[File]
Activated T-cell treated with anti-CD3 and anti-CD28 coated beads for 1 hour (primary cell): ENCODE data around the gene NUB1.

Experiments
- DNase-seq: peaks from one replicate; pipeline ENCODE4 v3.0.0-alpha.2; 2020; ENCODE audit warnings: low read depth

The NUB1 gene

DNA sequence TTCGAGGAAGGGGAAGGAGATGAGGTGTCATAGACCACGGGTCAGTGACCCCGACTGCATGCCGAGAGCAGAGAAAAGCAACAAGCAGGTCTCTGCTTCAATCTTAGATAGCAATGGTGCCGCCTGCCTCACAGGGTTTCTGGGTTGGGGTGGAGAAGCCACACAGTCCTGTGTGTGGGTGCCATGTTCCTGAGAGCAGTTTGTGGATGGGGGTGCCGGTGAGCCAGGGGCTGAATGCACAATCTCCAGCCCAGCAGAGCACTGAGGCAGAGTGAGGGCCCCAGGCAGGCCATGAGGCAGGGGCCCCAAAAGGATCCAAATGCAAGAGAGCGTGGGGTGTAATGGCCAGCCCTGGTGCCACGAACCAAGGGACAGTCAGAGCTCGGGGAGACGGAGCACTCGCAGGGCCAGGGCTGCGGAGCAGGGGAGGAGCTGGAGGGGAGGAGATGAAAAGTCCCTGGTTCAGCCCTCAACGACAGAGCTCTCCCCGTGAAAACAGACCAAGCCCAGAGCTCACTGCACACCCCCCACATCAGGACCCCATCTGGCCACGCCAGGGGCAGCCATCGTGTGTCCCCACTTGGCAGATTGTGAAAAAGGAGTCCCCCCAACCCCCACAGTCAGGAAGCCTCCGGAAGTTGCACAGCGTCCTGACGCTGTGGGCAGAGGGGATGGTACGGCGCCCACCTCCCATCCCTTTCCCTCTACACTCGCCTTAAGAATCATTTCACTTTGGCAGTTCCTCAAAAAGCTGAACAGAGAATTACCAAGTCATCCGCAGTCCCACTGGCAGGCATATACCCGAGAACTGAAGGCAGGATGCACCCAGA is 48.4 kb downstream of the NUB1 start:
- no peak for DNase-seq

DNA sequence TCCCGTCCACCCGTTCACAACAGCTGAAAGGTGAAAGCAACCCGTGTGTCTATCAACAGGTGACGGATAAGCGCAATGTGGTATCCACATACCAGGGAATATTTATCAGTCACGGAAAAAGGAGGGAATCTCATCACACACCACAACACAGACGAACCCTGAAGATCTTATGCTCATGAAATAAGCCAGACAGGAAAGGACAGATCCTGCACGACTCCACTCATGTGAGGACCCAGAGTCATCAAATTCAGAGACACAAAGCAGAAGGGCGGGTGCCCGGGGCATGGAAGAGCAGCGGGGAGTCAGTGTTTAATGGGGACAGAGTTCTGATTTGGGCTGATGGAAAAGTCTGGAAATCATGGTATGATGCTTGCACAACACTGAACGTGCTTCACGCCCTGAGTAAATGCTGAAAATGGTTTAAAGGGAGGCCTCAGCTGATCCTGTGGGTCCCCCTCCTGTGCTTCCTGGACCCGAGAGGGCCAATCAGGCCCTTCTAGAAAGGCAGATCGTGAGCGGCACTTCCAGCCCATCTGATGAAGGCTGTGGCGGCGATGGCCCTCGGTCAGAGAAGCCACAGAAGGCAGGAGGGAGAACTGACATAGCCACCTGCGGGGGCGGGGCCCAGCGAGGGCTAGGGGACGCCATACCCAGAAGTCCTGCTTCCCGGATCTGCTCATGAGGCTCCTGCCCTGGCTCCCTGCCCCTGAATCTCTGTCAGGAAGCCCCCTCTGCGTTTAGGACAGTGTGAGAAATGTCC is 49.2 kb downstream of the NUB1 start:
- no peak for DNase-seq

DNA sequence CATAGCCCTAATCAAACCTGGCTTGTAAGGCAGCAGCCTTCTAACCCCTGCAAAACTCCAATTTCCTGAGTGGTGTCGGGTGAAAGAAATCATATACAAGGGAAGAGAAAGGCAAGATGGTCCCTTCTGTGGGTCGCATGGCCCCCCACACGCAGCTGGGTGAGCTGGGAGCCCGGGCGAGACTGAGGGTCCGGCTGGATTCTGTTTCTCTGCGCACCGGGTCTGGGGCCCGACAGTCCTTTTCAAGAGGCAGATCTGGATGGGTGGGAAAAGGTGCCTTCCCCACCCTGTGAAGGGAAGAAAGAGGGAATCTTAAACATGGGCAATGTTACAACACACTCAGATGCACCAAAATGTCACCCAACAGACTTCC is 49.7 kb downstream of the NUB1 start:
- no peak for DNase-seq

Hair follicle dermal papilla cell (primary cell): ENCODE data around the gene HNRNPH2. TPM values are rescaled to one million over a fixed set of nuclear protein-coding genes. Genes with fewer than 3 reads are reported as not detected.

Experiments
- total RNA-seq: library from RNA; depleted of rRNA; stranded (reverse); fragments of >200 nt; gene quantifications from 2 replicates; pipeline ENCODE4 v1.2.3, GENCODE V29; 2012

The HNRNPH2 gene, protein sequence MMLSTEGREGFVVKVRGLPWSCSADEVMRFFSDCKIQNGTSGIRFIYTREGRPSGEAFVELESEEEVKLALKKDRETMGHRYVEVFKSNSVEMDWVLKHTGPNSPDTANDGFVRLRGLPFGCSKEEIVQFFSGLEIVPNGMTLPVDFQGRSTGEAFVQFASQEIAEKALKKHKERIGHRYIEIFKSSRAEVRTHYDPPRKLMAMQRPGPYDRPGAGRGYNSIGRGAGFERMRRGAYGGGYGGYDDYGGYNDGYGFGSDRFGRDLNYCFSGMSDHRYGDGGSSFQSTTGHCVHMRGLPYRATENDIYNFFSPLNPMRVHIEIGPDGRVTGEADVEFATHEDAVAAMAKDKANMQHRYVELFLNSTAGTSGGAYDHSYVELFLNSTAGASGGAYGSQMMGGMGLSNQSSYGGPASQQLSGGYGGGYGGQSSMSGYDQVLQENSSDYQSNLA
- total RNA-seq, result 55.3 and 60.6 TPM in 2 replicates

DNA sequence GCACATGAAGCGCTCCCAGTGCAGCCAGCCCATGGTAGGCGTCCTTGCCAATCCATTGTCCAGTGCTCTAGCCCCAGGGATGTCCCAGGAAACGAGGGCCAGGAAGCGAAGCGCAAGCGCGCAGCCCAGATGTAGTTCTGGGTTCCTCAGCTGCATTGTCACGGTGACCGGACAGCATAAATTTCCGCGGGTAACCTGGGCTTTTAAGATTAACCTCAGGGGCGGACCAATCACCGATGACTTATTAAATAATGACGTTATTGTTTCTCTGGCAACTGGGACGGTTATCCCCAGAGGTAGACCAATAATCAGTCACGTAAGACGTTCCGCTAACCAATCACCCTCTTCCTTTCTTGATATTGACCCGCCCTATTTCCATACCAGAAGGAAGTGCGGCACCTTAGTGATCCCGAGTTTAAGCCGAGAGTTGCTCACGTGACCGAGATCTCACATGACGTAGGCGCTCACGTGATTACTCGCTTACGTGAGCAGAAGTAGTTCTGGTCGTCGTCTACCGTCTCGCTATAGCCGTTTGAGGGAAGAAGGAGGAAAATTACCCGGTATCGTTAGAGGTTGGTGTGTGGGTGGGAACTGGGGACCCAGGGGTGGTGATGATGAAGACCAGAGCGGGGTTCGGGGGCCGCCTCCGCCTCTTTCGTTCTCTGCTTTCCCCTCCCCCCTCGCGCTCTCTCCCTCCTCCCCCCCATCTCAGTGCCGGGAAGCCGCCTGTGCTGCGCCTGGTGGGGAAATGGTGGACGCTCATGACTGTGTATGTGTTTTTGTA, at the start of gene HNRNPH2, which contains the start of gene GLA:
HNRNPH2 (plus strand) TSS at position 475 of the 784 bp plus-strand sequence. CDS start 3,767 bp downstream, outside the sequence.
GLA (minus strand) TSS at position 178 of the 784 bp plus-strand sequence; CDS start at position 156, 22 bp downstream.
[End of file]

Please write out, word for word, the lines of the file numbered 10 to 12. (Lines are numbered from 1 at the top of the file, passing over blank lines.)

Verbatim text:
- no peak for DNase-seq

Hair follicle dermal papilla cell (primary cell): ENCODE data around the gene HNRNPH2. TPM values are rescaled to one million over a fixed set of nuclear protein-coding genes. Genes with fewer than 3 reads are reported as not detected.

Experiments